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The bread of life that Jesus gave his disciples was both his teaching and the sacramental breaking of bread that we call the Eucharist. Both confer on his disciples the grace that nourished him during his own ministry. Jesus’ trust in the Father’s love gave him the strength to remain obedient unto death, and it was the Father’s love working in him that brought him to the resurrection.

‘Just as the Father sent me and I have life because of the Father, so the one who feeds on me will have life because of me.’ (Jn 6:57)

Liturgical day
Twentieth Sunday in Ordinary Time (B)
Prv 9:1-6, Ps 34, Eph 5:15-20, Jn 6:51-58

How has your reception of Jesus’ body made your body like his?

How has your reception of Jesus’ blood given your life a purpose like his?

In last week’s Gospel passage, it was Jesus’ teaching that constituted the bread of life. This week, John turns to the Eucharist in his account of Jesus’ discourse. Some scholars argue that Jesus was speaking purely metaphorically, with no reference to the Eucharist. They argue that the absence of an institution narrative in John's Last Supper account suggests that John's community might not have celebrated a sacramental Eucharist.

John’s Last Supper account does not include an institution narrative, and this makes it difficult to claim that John’s community celebrated a sacramental Eucharist. Although such skepticism is not unhealthy, it appears unwarranted here. The direct, even earthy language Jesus uses for eating and drinking in this passage leaves little room for doubt that John is referring here to a ceremony centered on Jesus’ flesh and blood.

New life requires new food. Just as John drew on Exodus imagery—wind and water—to describe birth to new life in the Spirit, he here draws on manna imagery to illustrate God’s cultivation of new life within the believer. Jesus is the new manna. What his body did is true food; his ministry, death and resurrection constitute the new manna that nourishes a reborn disciple with grace. The salvation he won and the resurrection he revealed are the drink that continues to propel every believer to eternal life. When Christians consume the body and blood of Christ in the Eucharist, they take on Jesus’ ministry as their own, and they offer their own lives for the salvation of the world.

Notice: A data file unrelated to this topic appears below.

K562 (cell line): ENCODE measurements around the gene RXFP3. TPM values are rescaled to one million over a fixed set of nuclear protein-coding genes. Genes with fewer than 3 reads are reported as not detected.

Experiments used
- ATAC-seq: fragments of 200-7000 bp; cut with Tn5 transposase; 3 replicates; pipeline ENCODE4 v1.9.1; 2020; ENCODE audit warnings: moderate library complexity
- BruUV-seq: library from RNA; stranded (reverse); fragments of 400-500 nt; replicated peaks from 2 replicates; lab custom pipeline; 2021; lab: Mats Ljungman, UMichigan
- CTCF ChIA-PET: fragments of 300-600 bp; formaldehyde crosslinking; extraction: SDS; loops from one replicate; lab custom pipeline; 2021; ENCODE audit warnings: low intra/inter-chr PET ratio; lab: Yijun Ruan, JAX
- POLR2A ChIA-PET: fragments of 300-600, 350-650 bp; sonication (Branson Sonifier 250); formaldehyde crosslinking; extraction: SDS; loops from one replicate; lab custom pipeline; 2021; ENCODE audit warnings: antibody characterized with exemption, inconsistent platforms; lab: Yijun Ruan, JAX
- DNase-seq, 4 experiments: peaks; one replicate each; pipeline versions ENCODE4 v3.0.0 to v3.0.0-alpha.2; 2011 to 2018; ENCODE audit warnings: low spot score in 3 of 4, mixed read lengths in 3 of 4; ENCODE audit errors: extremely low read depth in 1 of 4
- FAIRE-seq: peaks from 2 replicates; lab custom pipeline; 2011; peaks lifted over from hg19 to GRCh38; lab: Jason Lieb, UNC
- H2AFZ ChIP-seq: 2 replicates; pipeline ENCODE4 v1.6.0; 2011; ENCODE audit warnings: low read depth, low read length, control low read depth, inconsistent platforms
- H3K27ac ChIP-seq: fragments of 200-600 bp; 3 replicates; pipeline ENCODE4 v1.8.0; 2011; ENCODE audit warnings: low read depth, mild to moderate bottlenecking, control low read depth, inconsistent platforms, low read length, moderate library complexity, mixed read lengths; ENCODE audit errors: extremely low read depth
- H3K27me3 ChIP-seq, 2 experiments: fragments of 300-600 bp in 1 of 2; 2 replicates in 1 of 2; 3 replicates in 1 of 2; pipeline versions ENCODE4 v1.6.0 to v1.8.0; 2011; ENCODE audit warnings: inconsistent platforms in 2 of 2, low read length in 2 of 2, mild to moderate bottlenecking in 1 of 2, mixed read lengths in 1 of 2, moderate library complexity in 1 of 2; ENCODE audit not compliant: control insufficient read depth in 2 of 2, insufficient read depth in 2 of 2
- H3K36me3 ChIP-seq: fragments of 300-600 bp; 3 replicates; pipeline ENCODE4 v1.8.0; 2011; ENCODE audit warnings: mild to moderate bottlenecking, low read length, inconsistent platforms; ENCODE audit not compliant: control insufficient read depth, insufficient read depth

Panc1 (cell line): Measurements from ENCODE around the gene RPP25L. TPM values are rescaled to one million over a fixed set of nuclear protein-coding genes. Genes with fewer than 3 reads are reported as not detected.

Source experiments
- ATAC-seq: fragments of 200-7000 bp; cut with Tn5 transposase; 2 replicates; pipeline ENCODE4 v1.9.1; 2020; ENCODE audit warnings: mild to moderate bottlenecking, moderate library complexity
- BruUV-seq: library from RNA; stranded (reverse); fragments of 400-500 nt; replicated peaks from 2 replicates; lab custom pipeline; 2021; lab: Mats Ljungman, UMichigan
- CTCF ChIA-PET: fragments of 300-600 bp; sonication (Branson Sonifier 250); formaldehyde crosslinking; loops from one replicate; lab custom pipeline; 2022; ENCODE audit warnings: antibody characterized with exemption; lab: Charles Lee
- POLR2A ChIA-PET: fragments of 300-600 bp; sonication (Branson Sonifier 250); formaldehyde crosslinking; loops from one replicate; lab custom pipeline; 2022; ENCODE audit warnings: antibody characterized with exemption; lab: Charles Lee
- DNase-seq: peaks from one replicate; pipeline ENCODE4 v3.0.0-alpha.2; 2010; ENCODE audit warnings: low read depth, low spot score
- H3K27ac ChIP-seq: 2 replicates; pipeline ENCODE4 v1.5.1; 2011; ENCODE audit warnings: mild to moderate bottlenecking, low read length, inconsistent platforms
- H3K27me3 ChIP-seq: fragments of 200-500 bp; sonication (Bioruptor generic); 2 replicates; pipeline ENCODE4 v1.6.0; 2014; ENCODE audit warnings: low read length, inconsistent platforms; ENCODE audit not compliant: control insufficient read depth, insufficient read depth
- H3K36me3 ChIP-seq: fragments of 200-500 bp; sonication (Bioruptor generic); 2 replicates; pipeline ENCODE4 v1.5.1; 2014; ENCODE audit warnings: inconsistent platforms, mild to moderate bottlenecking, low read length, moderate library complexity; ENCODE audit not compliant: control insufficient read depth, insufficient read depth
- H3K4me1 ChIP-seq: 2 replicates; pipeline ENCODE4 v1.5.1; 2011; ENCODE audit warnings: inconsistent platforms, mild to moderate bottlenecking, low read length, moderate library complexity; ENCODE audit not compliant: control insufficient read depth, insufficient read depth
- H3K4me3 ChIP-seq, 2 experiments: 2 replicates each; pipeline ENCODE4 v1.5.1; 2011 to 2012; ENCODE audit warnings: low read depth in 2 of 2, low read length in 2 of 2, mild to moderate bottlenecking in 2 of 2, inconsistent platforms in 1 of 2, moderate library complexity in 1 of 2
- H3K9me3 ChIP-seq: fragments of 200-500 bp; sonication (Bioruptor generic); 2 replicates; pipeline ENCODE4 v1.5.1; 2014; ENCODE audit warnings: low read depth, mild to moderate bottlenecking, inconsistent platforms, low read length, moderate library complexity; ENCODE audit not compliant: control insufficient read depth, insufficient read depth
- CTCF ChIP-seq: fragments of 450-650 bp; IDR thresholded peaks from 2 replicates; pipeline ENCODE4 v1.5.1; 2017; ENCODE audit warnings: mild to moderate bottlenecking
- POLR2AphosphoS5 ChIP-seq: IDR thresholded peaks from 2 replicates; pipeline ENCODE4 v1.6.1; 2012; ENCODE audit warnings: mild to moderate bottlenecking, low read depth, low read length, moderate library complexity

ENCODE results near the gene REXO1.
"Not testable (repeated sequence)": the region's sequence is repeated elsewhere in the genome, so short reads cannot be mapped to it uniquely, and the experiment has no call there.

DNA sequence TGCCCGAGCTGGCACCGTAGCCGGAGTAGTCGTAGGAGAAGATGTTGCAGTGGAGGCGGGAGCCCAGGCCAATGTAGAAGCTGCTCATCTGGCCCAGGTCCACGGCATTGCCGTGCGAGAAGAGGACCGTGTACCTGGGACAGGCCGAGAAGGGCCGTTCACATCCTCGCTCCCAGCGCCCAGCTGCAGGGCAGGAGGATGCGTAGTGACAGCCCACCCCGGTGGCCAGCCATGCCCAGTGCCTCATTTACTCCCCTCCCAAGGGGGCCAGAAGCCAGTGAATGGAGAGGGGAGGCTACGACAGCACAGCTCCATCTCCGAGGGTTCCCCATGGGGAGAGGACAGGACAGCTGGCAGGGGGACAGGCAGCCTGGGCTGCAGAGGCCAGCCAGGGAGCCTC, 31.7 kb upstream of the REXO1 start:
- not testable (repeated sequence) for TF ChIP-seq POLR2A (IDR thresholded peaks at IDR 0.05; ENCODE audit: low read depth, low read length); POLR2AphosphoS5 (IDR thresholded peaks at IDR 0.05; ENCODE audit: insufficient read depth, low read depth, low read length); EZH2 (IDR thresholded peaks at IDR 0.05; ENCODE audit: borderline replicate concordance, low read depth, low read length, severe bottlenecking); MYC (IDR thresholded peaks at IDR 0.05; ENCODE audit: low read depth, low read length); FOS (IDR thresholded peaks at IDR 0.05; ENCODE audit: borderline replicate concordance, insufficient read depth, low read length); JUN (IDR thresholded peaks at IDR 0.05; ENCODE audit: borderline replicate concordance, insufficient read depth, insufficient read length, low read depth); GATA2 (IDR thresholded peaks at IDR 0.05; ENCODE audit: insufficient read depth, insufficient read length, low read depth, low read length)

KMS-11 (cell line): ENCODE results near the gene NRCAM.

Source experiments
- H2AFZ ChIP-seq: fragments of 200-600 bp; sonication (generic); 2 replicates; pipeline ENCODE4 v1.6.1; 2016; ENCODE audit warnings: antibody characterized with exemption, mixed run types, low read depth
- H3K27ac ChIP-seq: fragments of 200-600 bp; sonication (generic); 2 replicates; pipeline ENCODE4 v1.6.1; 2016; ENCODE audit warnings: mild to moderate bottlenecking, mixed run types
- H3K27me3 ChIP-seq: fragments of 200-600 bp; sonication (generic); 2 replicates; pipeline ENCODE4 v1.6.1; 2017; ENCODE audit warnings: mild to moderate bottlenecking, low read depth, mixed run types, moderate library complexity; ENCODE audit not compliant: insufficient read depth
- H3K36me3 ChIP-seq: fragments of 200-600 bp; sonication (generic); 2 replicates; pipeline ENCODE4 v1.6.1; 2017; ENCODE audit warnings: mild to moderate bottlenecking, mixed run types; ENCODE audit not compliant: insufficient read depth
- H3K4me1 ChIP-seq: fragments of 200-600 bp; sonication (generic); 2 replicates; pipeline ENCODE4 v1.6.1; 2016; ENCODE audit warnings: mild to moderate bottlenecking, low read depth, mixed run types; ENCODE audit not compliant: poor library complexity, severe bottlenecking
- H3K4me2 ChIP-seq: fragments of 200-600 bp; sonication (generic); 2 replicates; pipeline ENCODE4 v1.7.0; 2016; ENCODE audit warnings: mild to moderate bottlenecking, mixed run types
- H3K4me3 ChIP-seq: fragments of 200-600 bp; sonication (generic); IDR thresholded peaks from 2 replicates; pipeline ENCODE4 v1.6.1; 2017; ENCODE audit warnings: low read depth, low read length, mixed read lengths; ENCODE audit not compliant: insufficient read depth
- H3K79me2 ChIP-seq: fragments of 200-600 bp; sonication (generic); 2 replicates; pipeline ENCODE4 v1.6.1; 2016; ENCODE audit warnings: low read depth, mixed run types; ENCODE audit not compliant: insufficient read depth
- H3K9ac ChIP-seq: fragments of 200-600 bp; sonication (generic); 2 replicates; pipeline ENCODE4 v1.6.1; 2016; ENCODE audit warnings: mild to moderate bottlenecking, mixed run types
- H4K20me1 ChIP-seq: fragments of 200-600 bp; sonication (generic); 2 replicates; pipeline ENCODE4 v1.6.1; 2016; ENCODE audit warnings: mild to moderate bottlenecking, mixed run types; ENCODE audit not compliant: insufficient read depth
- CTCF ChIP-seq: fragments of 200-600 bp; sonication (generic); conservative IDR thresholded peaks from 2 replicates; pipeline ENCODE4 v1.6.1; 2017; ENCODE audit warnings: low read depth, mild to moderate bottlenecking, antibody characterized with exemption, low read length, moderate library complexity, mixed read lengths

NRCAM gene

The salvation that Jesus promises is more than just life after death or the promise of a future resurrection, although both those ideas are included. Eternal life is the spirit and power that believers receive the moment they place their faith in Christ and make a commitment to live according to his example. It is the awareness of the Father’s love at work in their bodies, driving away fatigue, hunger, thirst and illness. That same love is at work in the soul, driving away anxiety, despair, anger, fear and loneliness. Throughout his Gospel, John recounts those miracles that he thinks best show Jesus sharing these qualities of new life with the people he encounters.

Eternal life begins in the here-and-now. When nourished with Christ’s own flesh and blood, the life within us can become an unstoppable force that undergoes no appreciable change even with our own death. Just as important, this force is a life we can share with others. Whenever we, like Jesus, help another overcome evils like fatigue, illness, fear or alienation, we become the bread that supports the life of the world.

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